The many lives of Kostroma’s Epiphany-St. Anastasia Convent

Historian and architectural expert William Brumfield discovers the history of one of central Russia’s ancient religious sites.

Kostroma. Epiphany-St. Anastasia Convent. From left: Church of Smolensk Icon of the Virgin, Epiphany Cathedral, Tretyakov Building. August 12, 2017.

Of the many historic towns along the Volga, Kostroma rivals its neighbor Yaroslavl for the beauty of its churches and for the important role it has played in Russian history. It was a favorite spot of Russian photographer and chemist Sergei Prokudin-Gorsky, who made two trips to Kostroma, in 1910 and 1911. Among the historic monuments that he photographed was the Epiphany-St. Anastasia Convent, whose turbulent history reflects that of Kostroma itself over a period of several centuries.

Epiphany-St. Anastasia Convent. West wall & gate tower. August 12, 2017.

Although historical evidence is sparse, it is commonly thought that Kostroma was founded in the early 1150s by Yury Dolgoruky, ruler of the dominant Vladimir principality and known as the founder of Moscow (1147). The earliest documented reference to Kostroma dates to 1213, when the settlement – built entirely of wood – as burned by Prince Konstantin during a territorial feud with his brother Yury. In the second half of the 13th century, the Kostroma principality became an important political center, but by 1364 it had been absorbed into the expanding Muscovite state.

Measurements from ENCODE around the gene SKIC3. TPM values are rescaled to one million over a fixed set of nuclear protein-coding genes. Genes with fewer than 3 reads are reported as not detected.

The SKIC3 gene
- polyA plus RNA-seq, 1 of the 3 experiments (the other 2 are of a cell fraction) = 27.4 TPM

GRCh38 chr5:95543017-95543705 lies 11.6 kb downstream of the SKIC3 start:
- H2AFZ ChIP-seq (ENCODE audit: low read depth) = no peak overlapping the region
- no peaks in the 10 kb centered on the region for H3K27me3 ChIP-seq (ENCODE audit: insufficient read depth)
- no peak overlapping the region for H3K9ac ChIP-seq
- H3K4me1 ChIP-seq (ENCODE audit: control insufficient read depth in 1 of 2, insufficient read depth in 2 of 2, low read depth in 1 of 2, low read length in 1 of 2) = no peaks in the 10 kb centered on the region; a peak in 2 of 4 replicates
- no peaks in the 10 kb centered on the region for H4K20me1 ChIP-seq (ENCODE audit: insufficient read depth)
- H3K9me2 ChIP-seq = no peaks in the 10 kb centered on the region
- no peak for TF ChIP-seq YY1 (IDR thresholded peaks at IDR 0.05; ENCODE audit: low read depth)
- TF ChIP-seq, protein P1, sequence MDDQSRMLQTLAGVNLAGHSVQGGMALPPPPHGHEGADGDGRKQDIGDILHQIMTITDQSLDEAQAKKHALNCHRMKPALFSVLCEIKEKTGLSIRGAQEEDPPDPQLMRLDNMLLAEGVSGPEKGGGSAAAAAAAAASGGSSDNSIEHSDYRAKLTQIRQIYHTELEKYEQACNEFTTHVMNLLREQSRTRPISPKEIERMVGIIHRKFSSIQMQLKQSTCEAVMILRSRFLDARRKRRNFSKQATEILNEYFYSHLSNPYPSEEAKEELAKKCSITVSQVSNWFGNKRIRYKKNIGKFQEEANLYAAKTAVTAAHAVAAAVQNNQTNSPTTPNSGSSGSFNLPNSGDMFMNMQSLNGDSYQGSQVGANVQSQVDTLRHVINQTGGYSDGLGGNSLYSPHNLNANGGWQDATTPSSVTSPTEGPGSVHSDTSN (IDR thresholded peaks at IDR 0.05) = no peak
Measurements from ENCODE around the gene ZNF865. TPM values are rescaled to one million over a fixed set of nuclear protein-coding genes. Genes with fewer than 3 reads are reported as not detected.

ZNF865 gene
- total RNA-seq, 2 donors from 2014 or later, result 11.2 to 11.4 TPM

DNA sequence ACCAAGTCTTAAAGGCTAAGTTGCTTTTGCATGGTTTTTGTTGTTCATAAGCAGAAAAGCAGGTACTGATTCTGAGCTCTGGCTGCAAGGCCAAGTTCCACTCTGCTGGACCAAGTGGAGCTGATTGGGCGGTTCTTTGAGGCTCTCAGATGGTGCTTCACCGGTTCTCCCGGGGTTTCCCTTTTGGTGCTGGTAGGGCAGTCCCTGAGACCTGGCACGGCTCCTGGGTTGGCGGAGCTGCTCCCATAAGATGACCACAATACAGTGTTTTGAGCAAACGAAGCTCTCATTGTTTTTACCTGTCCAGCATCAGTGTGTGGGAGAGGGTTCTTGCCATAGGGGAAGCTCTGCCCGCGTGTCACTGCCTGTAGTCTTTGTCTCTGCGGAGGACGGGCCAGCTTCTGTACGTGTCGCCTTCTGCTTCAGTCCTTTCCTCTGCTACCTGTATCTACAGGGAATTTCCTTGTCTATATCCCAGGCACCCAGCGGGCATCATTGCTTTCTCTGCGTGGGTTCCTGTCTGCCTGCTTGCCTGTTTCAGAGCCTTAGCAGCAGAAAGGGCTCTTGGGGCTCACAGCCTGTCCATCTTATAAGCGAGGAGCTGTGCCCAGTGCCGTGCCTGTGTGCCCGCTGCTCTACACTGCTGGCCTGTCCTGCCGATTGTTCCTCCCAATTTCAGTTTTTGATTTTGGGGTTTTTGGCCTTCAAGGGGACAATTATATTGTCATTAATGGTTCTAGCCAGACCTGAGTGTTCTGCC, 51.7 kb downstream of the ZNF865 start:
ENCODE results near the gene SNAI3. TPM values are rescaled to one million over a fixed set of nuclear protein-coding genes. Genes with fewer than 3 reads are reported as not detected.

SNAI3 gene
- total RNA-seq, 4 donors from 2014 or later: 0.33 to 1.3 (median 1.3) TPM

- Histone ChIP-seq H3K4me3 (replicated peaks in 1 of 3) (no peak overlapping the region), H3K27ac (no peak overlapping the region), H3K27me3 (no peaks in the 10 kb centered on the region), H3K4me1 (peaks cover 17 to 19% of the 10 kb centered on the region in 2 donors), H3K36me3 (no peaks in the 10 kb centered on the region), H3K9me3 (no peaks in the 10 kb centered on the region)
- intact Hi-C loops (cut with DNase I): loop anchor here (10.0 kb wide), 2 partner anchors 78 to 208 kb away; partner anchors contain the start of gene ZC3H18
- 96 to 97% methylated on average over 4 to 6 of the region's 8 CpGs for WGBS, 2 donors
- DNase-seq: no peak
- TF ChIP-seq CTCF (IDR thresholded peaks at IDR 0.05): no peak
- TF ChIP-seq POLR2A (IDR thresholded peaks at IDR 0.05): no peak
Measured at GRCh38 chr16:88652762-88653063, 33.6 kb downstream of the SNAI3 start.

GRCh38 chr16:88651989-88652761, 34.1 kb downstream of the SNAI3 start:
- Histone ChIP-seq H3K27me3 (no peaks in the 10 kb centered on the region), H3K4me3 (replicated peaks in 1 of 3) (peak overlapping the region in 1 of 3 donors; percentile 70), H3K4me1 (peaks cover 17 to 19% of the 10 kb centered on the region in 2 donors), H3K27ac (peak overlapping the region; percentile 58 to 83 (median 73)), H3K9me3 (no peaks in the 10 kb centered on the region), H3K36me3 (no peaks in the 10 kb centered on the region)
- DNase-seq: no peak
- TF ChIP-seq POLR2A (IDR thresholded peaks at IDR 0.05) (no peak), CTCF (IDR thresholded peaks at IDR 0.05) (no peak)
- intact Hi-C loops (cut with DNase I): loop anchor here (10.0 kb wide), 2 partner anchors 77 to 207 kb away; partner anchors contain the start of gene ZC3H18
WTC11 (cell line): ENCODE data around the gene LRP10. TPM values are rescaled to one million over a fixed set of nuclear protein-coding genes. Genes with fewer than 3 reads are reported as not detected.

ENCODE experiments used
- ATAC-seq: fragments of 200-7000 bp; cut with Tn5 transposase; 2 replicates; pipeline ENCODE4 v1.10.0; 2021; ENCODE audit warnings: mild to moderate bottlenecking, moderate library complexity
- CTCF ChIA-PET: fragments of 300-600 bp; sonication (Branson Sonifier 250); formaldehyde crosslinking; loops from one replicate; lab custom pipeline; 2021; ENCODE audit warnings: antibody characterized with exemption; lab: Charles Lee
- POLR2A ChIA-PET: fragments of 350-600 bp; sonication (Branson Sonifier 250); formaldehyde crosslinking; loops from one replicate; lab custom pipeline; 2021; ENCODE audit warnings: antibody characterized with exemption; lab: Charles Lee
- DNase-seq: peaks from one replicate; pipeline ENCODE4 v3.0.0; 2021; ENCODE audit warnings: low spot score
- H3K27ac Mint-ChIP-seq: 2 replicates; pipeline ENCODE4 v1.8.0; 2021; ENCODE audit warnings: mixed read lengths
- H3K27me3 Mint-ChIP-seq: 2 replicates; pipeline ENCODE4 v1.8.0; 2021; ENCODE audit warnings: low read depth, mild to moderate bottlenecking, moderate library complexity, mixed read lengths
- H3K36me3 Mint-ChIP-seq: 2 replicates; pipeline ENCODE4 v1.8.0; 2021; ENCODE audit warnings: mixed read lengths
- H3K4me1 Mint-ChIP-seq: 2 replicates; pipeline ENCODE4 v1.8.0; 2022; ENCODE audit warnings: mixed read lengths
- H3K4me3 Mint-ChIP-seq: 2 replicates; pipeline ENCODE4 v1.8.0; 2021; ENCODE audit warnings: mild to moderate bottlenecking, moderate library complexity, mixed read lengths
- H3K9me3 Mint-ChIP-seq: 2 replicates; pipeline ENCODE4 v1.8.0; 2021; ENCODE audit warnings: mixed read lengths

Religious center

The Kostroma area was known for its monastic institutions, such as the Ipatiev Monastery, one of the most important in Russia. The Epiphany Monastery was established in 1425 by the monk Nikita, a pupil of St. Sergius of Radonezh, the avatar of Muscovite monasticism. Nikita had earlier been abbot of the prominent Vysotsky Monastery in the town of Serpukhov.

Epiphany-St. Anastasia Convent. Epiphany Cathedral, southeast view with original 16th-century structure & gallery (left) added in late 1860s. August 12, 2017.

In the middle of the 16th century during the reign of Ivan the Terrible, work began on the monastery’s first masonry structure, the Epiphany Cathedral, located on the site of the original wooden church. A major supporter of the construction was Prince Vladimir Andreyevich Staritsky (1533-69), grandson of Grand Prince Ivan III of Moscow and cousin of Ivan the Terrible.

Kostroma. From left: Church of Nativity (razed); West gate tower of convent; fire watch tower with convent Church of Smolensk Icon behind; convent Epiphany Cathedral; Church of St. Nicholas (razed); I. P. Tretyakov building. Summer 1910.